The birth of the sea container

Some 65 years ago, seaports were often a jumble of ships that were left docked for too long. It sometimes took a week to unload and load a cargo ship and the swarm of ships at the quayside was inefficient and caused delays
Aad Storm
Wed, 07 Apr 2021 min read

This irritated American entrepreneur Malcolm McLean and so he came up with a steel box that revolutionised the traditional general cargo loading and unloading method of the time. McLean thus became the 'father' of containerisation and ensured the unprecedented growth of world trade.

It is hard to imagine now, but until well into the 1960s the loading and unloading of (sea-going) ships was still largely done by hand. Trucks lined up on the quay. The cargo was first placed on the quay and then picked up by dockers and stevedores and stowed in the ship’s hold. An expression from those days was: 'Without a good stevedore, the ship might sink'. Unloading and loading cargo ships was heavy, labour-intensive and not without danger.

How one lorry driver dramatically changed the way the world trades

Obviously, all this took a lot of time. In fact, it was truck driver Malcom McLean (14 November 1913 - 25 May 2001) who came up with a very simple solution. Load all those loose parts into a steel box, hoist it aboard a ship and off you go.

The idea came to him just before Thanksgiving Day in 1937. That day he was standing in line for hours waiting for his truck, loaded with cotton bales, to be unloaded at a pier in New Jersey. Ultimately it took him almost 20 years to realise his idea but, in that time, his company, McLean Trucking Company, had grown into one of the largest road transportation companies in the United States.

Even though he had sold his company before it went public on 6 January 1958, he had not abandoned the idea of transporting freight in boxes. McLean used that money to buy the Pan-Atlantic Steamship Company in 1955 before renaming it Sea-Land Service in 1960. Sea-Land (SeaLand), the world's first container shipping company, is now part of Maersk.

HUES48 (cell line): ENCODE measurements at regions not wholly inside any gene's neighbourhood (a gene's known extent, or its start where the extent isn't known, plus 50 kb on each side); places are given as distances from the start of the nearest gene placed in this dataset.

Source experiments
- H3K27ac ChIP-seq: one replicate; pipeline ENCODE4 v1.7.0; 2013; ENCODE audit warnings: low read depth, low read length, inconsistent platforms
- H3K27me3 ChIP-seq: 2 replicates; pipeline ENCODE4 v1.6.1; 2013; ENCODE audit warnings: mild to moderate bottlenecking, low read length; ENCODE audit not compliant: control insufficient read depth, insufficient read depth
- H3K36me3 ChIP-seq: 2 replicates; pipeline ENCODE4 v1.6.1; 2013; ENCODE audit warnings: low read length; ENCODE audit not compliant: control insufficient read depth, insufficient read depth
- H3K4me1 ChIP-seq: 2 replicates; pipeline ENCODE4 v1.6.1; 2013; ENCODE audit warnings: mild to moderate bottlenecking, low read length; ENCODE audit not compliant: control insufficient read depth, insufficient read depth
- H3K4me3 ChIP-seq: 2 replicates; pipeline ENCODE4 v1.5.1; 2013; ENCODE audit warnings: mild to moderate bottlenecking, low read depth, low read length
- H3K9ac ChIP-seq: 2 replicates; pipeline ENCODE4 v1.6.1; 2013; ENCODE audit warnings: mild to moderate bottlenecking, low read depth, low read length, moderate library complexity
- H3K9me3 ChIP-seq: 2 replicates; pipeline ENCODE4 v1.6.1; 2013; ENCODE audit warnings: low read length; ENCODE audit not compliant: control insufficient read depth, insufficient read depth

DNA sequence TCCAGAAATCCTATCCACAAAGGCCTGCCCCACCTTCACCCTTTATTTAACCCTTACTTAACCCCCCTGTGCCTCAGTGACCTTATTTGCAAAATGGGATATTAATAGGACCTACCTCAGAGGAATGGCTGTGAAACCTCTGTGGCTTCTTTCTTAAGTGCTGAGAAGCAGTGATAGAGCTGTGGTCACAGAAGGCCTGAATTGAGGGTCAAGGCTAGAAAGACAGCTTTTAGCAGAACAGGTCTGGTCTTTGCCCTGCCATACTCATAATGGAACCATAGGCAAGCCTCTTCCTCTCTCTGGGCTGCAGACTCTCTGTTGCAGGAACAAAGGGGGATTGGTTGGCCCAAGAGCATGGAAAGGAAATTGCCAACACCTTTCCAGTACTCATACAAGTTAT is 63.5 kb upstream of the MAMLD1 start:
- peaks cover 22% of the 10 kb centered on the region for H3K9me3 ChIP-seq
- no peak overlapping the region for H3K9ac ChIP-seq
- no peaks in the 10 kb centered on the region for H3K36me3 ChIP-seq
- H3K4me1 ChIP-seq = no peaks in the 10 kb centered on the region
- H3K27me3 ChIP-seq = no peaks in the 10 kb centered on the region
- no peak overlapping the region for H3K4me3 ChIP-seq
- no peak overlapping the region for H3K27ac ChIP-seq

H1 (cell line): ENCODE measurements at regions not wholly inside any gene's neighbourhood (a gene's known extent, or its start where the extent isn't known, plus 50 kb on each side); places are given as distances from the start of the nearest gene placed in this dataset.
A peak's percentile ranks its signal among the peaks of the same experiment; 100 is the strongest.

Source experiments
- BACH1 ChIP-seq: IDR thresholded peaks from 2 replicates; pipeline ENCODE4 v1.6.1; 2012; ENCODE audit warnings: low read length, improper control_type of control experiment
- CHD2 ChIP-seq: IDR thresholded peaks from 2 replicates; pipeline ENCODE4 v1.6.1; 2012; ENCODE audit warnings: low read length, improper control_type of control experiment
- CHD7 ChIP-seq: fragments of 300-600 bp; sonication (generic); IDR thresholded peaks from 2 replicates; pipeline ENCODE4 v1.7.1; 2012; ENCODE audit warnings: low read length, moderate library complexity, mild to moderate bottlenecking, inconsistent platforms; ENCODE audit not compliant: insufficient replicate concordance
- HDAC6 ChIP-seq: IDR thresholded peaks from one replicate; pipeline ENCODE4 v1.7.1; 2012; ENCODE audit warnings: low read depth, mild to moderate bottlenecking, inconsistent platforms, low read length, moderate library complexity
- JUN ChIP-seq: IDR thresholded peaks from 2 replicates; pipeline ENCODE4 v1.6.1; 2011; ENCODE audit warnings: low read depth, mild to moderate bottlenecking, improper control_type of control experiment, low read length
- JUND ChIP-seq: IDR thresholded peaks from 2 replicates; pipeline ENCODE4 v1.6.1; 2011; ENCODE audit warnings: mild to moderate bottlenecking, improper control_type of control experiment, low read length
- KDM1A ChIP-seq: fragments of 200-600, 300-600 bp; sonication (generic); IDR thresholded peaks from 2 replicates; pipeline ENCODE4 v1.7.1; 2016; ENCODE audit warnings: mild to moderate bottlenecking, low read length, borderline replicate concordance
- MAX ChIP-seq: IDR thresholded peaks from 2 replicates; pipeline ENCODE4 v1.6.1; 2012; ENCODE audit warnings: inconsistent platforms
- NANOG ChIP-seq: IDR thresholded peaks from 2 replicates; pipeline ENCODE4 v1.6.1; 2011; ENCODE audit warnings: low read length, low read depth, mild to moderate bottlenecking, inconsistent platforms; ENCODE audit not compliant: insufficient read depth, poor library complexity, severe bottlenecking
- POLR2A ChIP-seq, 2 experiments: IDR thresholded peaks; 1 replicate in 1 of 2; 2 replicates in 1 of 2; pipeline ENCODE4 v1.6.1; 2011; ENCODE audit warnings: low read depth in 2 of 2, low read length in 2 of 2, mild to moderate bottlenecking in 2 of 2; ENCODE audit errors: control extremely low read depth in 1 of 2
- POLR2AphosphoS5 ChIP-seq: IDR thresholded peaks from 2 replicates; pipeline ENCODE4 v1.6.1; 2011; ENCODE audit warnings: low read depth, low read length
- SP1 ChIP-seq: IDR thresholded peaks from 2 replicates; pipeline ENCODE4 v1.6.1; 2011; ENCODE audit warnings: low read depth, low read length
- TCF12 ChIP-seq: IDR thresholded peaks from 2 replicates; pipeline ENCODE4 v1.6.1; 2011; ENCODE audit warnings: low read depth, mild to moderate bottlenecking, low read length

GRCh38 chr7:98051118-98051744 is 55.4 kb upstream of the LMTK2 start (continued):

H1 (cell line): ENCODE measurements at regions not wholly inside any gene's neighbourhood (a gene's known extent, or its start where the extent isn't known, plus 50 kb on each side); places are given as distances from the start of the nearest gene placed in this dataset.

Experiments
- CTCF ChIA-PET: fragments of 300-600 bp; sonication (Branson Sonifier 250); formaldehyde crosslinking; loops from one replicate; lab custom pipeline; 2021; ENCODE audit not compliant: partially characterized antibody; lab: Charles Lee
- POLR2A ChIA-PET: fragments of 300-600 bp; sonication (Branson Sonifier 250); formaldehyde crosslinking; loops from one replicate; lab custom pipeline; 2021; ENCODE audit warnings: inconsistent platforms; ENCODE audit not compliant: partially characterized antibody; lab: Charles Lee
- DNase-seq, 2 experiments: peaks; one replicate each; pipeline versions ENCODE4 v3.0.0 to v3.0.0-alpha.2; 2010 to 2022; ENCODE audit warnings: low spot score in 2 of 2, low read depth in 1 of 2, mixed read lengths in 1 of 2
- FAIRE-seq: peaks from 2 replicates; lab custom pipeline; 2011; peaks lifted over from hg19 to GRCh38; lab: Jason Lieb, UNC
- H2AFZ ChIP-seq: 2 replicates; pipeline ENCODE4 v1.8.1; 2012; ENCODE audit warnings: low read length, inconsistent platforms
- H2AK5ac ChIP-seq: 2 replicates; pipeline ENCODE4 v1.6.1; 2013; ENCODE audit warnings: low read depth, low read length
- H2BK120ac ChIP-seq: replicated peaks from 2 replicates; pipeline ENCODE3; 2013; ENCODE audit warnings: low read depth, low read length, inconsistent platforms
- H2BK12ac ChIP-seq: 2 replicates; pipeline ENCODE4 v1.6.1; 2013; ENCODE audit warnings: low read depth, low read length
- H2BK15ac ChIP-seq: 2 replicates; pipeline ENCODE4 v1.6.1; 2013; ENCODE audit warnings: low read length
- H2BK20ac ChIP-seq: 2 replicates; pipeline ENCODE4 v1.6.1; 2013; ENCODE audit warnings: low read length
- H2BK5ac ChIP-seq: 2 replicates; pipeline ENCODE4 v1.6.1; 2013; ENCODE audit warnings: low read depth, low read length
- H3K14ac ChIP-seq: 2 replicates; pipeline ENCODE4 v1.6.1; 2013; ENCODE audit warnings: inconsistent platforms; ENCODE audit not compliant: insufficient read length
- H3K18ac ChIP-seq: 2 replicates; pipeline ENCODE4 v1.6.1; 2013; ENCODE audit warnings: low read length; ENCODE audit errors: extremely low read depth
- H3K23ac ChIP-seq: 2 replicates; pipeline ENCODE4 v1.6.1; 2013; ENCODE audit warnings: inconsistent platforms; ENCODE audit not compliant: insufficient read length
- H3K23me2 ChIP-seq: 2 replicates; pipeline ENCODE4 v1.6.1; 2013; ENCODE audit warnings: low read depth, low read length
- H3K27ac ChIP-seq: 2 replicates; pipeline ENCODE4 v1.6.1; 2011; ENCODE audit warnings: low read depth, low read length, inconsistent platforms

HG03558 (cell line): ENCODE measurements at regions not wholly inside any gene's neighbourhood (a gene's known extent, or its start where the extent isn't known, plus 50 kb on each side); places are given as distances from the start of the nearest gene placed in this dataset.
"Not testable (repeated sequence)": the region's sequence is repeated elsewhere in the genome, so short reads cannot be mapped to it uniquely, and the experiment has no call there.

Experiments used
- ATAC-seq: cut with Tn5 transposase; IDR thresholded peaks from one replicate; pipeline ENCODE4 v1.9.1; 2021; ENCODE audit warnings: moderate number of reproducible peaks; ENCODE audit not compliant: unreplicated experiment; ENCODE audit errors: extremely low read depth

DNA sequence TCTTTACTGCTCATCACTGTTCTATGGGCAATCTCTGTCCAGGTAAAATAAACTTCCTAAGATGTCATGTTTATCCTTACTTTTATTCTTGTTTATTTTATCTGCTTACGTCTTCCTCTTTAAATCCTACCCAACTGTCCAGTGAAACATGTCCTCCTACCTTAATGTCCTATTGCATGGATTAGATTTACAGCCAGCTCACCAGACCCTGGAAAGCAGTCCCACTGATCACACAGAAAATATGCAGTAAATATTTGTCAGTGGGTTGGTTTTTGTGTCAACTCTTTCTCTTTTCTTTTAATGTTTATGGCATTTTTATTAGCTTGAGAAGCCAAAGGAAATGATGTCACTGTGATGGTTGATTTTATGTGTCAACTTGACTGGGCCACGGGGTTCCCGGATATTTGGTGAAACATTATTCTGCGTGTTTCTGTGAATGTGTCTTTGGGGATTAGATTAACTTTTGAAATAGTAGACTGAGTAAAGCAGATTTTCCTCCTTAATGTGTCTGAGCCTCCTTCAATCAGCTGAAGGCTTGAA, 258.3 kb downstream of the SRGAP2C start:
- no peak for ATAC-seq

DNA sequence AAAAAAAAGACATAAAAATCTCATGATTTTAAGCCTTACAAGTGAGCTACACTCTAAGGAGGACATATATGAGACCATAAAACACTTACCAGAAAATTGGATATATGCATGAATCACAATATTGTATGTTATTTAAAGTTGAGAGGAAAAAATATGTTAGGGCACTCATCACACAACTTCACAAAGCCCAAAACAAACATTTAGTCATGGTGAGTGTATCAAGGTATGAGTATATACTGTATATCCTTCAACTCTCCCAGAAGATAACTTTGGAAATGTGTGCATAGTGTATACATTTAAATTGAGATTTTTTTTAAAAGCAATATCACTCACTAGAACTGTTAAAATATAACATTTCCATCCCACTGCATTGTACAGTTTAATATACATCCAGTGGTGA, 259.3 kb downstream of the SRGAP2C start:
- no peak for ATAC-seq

On April 23, 1956, the loading of Ideal X, a tanker converted by McLean, began. Using a crane, 58 aluminium "truck bodies" – trailers – were lifted aboard the ship that sailed between Newark and Houston. By the way, history tells us that a few months earlier the Clifford J. Rogers was already shipping containers and not Malcom McLean's Ideal X.

However, it also turned out to be too inefficient to lift an entire trailer and load on board. The colossus still took up too much space.

The invention of the container

Together with engineer and inventor Keith Tantlinger, McLean designed what is now the standard shipping container. Tantlinger came up with the corner blocks, which made it easy to lift a container, and for securing it he designed the twistlock mechanism. This meant that they could be stacked on top of each other like Lego.

But the inventor went a step further, making it the world standard. Tantlinger managed to convince McLean to make the patented design available to the International Organization for Standardization at no cost, thus bringing about a major growth in the industry. Thanks to this design, the international standardisation of shipping containers was a fact.

Sea-Land's first container-only vessel was the Gateway City which made its maiden voyage on October 4, 1957, transporting 226 fully loaded containers. The McLean container ship had its own gantry cranes on board to load and unload them. At the end of the 1960s, McLean's container shipping company had 27,000 of its own containers, 36 container ships, and served approximately 30 ports, including Rotterdam.

However, the strength of the container cannot be separated from an infrastructure in logistics that is tailored to its standard requirements: container ships, cranes on the quay, specially-adapted trains, trucks, inland vessels, and information and communication technology.

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